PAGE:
The procedure to put in myringotomy tubes is usually done on an outpatient basis, and regular follow-up visits are recommended to check on the kid’s hearing and language development as well as make sure the tubes are serving their purpose. Myringotomy tubes usually fall out on their own after 12 to 18 months, and the hole in the eardrum will close up as well. In certain cases, the tubes will be designed to last longer and will need to be surgically removed.
Your pediatric ENT in Birmingham will discuss ear infection treatment options with you in order to determine the best course of action for your child. Check our blog post on myringotomy tubes to know when is it when your child needs ear tubes surgery.
Is There a Way to Prevent Ear Infections?
At the moment, no prevention protocols exist for ear infections because they may have many different causes. To reduce your child’s risk for pain or infections in the ears:
- Have them wash their hands frequently
- Breastfeed infants to strengthen their immune systems
- Babies should sit upright when being bottle-fed with the caretaker holding the bottle
- Wean babies from bottles and pacifiers by age 1
- Keep babies and children away from smoke, as second-hand smoke is very dangerous for children
Vaccines that prevent ear infections are currently in development. We will share any updates about these vaccines as they become available.
Pediatric Ear Infection FAQ:
Q: How common are ear infections in children and babies?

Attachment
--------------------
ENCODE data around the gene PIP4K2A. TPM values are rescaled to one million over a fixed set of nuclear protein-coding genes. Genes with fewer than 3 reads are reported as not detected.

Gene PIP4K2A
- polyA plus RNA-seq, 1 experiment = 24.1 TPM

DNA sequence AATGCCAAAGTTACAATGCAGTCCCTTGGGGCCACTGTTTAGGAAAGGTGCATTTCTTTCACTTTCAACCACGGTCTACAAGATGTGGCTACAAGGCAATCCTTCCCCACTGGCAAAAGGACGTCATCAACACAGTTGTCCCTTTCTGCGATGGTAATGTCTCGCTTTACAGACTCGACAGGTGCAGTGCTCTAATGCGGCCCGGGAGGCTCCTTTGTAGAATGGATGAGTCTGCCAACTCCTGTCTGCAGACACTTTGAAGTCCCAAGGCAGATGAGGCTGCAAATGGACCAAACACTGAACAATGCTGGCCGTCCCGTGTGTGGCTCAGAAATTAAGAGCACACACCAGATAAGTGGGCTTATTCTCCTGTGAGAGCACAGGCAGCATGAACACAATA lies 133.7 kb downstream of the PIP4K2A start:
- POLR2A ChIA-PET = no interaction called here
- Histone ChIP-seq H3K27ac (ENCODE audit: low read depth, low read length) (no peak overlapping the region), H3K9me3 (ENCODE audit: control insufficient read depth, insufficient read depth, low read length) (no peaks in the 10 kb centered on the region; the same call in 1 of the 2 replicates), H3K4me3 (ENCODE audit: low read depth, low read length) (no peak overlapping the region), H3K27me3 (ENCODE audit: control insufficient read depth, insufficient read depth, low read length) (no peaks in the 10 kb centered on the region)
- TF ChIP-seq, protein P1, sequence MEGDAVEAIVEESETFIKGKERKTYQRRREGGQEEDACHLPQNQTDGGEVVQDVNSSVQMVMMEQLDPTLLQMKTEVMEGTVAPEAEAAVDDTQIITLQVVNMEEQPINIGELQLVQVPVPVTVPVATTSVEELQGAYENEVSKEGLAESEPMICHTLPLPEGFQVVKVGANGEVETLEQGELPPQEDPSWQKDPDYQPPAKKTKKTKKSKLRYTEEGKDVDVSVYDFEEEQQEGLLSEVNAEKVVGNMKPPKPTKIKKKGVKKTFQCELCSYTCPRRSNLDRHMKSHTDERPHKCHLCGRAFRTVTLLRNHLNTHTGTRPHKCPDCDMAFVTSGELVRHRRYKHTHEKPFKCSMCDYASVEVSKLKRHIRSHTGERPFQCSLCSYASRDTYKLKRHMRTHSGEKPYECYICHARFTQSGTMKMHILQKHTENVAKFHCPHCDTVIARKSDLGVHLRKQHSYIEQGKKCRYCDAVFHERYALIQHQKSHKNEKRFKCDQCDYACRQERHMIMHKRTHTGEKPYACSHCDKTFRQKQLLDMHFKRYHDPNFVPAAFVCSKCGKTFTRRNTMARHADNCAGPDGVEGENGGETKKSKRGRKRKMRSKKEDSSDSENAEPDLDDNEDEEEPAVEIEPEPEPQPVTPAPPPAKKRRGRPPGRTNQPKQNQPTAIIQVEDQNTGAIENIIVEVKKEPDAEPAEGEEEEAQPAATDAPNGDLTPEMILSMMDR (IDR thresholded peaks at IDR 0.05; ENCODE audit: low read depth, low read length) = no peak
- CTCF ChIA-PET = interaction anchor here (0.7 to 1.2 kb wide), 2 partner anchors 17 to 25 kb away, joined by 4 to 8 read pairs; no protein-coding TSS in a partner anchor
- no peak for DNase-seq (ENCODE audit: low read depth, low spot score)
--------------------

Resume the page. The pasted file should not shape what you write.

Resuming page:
A: Adults can get ear infections, but they are much more common in children. In fact, 5 out of every 6 children will experience an ear infection before they are 3-years-old. Although ear infections are common in children, they can be severe. It’s important to bring your child to a pediatrician or a pediatric ENT if their symptoms worsen or if they experience frequent infections.
Q: What is middle ear fluid?
A: Middle ear fluid is also called “otitis media with effusion,” and it develops from a cold, ear infection, everyday nasal congestion, or an unknown reason. This fluid does not accumulate from bathing or swimming. Middle ear fluid is common, and it occurs in 90% of children under 5-years-old. It often goes away on its own, but if it remains for more than 3 months, your child should see a pediatric ENT specialist as this is considered a chronic issue. Symptoms may not be present, but the noticeable ones are:
- Inability to hear sounds at normal volumes
- Delay in speaking
- Failed hearing screening
- Difficulty balancing
Q: Is an ear infection contagious?
A: Ear infections are not contagious, but bacterial and viral infections that can cause ear infections are.
Schedule a Pediatric Ear Infection Appointment with an ENT Specialist
If your child or baby has been suffering from a pediatric ear infection and its symptoms, such as sudden hearing loss, don’t hesitate to contact the leading specialists at Pediatric ENT Associates in Birmingham, Alabama. To make an appointment for your toddler, just call (205) 831-0101 or fill out our online contact form. We look forward to speaking with you.